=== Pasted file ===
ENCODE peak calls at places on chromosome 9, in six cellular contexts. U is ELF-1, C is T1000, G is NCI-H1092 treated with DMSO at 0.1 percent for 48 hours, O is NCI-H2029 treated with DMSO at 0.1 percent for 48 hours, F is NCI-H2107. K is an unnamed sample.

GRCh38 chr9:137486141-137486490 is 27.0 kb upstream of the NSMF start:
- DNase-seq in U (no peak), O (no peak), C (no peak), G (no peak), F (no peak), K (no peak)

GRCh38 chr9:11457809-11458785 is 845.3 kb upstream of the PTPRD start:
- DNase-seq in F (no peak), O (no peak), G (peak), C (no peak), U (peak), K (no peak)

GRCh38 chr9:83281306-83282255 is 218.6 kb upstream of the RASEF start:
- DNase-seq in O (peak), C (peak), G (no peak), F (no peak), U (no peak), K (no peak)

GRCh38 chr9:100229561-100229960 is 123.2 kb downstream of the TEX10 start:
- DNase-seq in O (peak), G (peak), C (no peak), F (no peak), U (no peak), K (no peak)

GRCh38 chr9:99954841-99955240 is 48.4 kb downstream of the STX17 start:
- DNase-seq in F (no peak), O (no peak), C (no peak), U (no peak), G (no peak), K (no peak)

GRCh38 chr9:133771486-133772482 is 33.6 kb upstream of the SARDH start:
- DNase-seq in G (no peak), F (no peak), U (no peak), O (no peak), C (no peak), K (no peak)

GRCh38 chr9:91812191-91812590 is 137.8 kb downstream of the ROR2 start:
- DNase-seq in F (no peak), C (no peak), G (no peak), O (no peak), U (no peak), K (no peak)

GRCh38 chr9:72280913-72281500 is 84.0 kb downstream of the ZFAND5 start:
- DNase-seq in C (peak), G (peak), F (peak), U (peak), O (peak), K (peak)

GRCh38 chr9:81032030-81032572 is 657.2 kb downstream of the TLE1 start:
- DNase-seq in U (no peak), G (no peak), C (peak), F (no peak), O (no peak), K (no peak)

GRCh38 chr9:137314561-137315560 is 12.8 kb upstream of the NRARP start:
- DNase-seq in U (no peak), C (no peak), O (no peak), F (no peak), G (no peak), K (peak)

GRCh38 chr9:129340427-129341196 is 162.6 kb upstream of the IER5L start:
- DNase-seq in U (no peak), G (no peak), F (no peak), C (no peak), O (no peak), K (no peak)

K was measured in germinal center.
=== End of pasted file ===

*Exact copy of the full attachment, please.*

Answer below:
ENCODE peak calls at places on chromosome 9, in six cellular contexts. U is ELF-1, C is T1000, G is NCI-H1092 treated with DMSO at 0.1 percent for 48 hours, O is NCI-H2029 treated with DMSO at 0.1 percent for 48 hours, F is NCI-H2107. K is an unnamed sample.

GRCh38 chr9:137486141-137486490 is 27.0 kb upstream of the NSMF start:
- DNase-seq in U (no peak), O (no peak), C (no peak), G (no peak), F (no peak), K (no peak)

GRCh38 chr9:11457809-11458785 is 845.3 kb upstream of the PTPRD start:
- DNase-seq in F (no peak), O (no peak), G (peak), C (no peak), U (peak), K (no peak)

GRCh38 chr9:83281306-83282255 is 218.6 kb upstream of the RASEF start:
- DNase-seq in O (peak), C (peak), G (no peak), F (no peak), U (no peak), K (no peak)

GRCh38 chr9:100229561-100229960 is 123.2 kb downstream of the TEX10 start:
- DNase-seq in O (peak), G (peak), C (no peak), F (no peak), U (no peak), K (no peak)

GRCh38 chr9:99954841-99955240 is 48.4 kb downstream of the STX17 start:
- DNase-seq in F (no peak), O (no peak), C (no peak), U (no peak), G (no peak), K (no peak)

GRCh38 chr9:133771486-133772482 is 33.6 kb upstream of the SARDH start:
- DNase-seq in G (no peak), F (no peak), U (no peak), O (no peak), C (no peak), K (no peak)

GRCh38 chr9:91812191-91812590 is 137.8 kb downstream of the ROR2 start:
- DNase-seq in F (no peak), C (no peak), G (no peak), O (no peak), U (no peak), K (no peak)

GRCh38 chr9:72280913-72281500 is 84.0 kb downstream of the ZFAND5 start:
- DNase-seq in C (peak), G (peak), F (peak), U (peak), O (peak), K (peak)

GRCh38 chr9:81032030-81032572 is 657.2 kb downstream of the TLE1 start:
- DNase-seq in U (no peak), G (no peak), C (peak), F (no peak), O (no peak), K (no peak)

GRCh38 chr9:137314561-137315560 is 12.8 kb upstream of the NRARP start:
- DNase-seq in U (no peak), C (no peak), O (no peak), F (no peak), G (no peak), K (peak)

GRCh38 chr9:129340427-129341196 is 162.6 kb upstream of the IER5L start:
- DNase-seq in U (no peak), G (no peak), F (no peak), C (no peak), O (no peak), K (no peak)

K was measured in germinal center.